Pink Drill Bits?


Baker Hughes

Baker Hughes painted a thousand drill bits pink to support breast cancer awareness.

Baker Hughes painted a thousand drill bits pink to support breast cancer awareness.

Baker Hughes

Baker Hughes painted a thousand drill bits pink to support breast cancer awareness.

Everything is tinged pink this month to raise awareness about breast cancer, and the color is popping up in some unexpected places–like on oil rigs. For the second year in a row, Baker Hughes is showing support for Susan G. Komen Foundation by painting its drill bits pink.

The thousand drill bits being distributed to customers around the world have the slogan: “Doing our bit for the cure” and come with breast health information.

The Dallas Business Journal reported:

If it helps someone’s girlfriend, wife, sister, daughter, it’s well worth the cause,” said Bill Debo, Baker Hughes’ director of drill bits-North America.

The cause is personal for Debo, who lost his mother to breast cancer when he was a senior in high school.

Baker Hughes has been a longtime supporter of the Susan G. Komen foundation, donating $100,000 to the organization last year. As they announced in a press release, they plan to present another donation at the final Pittsburgh Steelers National Football League “pink-out game” on October 26 at Heinz Field in Pittsburgh.

While any effort to increase awareness on a disease that affects 200,000 women each year is important, the gesture is making some wonder whether Baker Hughes is using the pink drill bits as a marketing device.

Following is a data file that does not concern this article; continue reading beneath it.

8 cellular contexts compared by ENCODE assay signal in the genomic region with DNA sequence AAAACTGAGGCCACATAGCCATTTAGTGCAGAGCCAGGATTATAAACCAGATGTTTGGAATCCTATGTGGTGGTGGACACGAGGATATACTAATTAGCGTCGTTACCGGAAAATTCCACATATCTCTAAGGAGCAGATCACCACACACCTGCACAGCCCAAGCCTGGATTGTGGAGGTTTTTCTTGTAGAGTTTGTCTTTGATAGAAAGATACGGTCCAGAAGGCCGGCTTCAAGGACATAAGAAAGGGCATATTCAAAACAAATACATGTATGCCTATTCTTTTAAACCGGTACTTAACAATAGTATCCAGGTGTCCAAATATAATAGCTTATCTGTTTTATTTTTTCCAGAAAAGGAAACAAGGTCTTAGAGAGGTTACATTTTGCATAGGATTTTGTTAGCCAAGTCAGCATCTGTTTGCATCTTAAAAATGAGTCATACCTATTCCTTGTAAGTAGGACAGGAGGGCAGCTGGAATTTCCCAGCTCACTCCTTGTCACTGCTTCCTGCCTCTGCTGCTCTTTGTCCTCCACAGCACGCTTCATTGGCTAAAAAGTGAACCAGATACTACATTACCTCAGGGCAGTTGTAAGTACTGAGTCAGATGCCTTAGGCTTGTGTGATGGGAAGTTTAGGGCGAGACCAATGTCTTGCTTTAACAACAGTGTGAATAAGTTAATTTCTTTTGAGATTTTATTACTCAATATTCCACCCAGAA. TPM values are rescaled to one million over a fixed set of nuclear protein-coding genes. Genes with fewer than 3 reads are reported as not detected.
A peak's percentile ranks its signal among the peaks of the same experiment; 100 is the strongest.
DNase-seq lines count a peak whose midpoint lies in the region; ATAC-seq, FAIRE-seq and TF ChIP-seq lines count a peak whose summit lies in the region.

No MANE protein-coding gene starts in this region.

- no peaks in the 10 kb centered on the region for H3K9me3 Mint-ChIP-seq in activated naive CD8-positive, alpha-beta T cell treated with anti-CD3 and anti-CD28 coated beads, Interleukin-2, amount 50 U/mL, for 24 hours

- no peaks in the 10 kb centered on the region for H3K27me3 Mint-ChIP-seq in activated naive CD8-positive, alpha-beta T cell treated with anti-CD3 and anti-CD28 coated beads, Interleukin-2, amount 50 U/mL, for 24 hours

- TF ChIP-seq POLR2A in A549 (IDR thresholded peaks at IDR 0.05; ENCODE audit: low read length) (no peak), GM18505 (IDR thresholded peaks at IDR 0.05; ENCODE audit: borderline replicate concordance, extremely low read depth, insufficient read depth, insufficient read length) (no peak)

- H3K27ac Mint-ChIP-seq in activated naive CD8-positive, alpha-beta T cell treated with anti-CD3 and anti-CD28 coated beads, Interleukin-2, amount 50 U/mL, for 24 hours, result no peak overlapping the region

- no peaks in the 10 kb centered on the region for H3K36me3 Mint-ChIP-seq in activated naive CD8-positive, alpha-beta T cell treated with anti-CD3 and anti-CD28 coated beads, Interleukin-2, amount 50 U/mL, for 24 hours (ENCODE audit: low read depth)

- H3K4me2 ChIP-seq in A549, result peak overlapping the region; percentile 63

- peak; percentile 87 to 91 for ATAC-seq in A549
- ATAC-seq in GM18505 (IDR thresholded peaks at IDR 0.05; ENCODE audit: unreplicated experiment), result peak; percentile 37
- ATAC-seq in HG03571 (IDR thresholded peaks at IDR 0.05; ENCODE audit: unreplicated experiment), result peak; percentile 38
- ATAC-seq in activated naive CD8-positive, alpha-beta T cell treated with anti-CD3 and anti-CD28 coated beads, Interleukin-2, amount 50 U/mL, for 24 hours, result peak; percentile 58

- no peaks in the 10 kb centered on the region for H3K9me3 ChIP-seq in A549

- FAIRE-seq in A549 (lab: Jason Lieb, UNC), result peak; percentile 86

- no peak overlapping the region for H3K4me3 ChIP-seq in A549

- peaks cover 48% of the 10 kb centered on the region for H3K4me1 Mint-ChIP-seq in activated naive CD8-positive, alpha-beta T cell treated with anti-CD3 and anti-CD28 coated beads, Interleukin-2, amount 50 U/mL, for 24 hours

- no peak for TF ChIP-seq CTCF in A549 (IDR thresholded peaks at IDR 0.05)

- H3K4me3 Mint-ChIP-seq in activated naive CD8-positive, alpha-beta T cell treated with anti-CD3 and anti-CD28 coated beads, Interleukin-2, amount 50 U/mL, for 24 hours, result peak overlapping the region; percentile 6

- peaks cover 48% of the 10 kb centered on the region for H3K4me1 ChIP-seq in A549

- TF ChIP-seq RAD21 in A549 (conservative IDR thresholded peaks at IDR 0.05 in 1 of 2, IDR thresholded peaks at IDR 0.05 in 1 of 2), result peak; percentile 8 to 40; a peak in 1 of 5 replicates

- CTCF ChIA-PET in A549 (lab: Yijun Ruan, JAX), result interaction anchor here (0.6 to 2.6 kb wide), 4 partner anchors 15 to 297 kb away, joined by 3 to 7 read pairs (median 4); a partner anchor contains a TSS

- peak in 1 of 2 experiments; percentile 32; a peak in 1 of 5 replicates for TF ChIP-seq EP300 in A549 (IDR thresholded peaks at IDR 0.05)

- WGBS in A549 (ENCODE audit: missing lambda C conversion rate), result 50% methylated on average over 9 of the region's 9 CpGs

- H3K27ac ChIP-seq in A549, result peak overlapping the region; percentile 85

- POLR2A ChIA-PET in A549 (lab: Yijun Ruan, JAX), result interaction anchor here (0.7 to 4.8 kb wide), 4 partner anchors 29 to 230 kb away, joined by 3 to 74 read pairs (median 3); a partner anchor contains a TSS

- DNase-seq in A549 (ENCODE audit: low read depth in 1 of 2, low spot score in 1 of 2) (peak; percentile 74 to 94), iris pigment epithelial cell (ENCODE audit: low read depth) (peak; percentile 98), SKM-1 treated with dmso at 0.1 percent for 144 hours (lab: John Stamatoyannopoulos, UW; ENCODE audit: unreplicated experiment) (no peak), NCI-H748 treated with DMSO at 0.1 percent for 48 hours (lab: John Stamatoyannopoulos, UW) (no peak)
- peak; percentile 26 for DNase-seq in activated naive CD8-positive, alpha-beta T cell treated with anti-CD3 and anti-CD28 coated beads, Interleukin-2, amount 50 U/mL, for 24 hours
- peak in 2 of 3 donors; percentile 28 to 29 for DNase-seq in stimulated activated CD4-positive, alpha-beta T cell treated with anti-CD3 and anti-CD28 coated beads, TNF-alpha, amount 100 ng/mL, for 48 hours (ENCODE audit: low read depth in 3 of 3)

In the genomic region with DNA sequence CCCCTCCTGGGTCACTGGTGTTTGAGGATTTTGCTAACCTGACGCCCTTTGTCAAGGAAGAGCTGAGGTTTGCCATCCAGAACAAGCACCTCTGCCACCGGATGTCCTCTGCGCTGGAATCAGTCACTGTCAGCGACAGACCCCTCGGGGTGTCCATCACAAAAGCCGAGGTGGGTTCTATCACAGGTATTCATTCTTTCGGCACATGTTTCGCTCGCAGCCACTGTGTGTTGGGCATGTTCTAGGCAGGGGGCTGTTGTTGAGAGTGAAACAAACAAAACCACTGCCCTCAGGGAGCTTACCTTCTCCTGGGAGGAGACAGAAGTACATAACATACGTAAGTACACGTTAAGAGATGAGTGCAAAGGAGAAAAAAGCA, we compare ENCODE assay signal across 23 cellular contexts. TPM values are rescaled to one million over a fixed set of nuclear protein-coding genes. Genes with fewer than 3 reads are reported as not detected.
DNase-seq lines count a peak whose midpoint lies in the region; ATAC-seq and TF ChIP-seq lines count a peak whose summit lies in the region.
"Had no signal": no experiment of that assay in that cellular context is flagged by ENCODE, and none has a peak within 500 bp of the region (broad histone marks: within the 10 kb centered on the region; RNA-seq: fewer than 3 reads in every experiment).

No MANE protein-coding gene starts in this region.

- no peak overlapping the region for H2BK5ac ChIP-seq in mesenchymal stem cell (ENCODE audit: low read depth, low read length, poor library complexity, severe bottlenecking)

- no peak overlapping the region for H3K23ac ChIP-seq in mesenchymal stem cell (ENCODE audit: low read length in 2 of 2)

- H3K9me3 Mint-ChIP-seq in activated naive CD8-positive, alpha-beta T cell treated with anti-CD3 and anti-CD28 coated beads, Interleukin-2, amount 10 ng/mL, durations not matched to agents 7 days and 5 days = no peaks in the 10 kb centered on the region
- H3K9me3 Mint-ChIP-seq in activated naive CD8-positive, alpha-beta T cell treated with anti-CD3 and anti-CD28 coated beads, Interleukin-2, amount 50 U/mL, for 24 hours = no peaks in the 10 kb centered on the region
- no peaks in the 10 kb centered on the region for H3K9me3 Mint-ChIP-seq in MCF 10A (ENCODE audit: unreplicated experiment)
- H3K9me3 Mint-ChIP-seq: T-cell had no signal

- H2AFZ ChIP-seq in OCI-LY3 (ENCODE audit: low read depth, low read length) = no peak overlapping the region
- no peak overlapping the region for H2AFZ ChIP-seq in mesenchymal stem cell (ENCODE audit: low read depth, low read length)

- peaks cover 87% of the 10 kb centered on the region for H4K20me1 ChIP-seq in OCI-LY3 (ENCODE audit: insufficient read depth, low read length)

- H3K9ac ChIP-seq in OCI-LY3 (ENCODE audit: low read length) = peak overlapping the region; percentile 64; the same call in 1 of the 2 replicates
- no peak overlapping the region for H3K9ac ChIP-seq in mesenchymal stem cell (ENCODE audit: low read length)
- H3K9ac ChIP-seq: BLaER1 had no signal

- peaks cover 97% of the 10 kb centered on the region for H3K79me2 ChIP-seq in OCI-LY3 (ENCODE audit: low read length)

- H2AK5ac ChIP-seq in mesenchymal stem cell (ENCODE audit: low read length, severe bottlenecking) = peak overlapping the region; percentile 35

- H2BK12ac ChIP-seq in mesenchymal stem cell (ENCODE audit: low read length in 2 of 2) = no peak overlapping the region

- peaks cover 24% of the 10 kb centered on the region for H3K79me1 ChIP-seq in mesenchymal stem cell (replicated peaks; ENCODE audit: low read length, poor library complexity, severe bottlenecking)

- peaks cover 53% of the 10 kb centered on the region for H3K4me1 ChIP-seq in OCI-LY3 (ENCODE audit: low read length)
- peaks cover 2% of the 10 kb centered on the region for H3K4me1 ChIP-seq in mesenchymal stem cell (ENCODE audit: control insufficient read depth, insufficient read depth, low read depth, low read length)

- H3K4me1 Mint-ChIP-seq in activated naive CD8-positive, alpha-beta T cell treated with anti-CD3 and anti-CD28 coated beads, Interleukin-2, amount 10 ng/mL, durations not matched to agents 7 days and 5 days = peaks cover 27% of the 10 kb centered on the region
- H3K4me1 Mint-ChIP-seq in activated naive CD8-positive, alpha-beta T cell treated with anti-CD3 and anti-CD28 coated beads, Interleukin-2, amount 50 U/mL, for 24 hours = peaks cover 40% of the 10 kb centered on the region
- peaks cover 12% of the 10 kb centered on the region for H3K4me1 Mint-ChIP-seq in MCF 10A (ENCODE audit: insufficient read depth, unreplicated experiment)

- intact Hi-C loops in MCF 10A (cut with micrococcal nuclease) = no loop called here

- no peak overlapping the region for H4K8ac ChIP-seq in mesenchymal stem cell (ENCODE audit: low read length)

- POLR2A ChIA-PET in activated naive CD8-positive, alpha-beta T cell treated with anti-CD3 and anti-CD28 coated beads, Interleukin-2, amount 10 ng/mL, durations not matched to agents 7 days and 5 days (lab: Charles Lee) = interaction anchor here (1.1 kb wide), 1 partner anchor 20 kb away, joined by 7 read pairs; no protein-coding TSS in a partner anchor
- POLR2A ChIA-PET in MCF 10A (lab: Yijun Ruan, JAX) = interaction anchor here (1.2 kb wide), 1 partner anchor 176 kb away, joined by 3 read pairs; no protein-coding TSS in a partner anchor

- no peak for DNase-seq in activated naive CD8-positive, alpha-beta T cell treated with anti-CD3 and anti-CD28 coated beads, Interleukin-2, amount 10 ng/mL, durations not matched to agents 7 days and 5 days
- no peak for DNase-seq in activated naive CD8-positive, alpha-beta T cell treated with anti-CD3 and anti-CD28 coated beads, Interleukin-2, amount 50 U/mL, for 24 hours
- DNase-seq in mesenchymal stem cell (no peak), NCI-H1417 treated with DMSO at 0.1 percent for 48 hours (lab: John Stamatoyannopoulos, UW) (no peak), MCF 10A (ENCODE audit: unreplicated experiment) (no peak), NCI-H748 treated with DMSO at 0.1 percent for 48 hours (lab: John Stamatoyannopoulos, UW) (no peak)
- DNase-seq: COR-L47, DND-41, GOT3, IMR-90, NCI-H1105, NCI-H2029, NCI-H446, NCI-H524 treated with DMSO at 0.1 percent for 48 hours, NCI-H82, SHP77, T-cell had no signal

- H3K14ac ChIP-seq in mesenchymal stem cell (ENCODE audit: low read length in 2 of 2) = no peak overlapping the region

According to the Dallas Business Journal:

EcoWatch Blogger Sandra Steingraber criticized Komen, citing several studies that show increased risks of cancer among roughnecks working on hydraulic fracking operations.

“Here’s what I’m wagering that a roughneck does not learn from the literature shipped with his drill bit this October: I’m betting he does not read about the recent study from the U.S. Center for Disease Control that found dangerous levels of benzene in the urine of workers in the unconventional (aka fracking) oil and gas industry,” Steingraber wrote. “Benzene is a proven human carcinogen.”

This isn’t the only strategy Baker Hughes has implemented to connect with the public and help it’s public image. Earlier this month, the Wall Street Journal reported that the company started to list all the chemicals used in their fracking wells to “increase public trust in the process of hydraulic fracturing.”

Fracking continues to be a controversial topic, and companies, environmental groups and politicians alike are fighting to get the public on their side.

Health is one of the major concerns when it comes to fracking. As Jordan Wirfs-Brock and Leigh Paterson recently reported, people on both sides of the issue have to get creative to prove their point.

From writing songs about the chemicals in fracking fluid to sipping on frack cocktails, the ploys to scare or appease the public mostly distract them from learning the truth, which isn’t always easy to determine.

What’s Next:

  • Learn more about how benzene could affect unconventional oil and gas workers.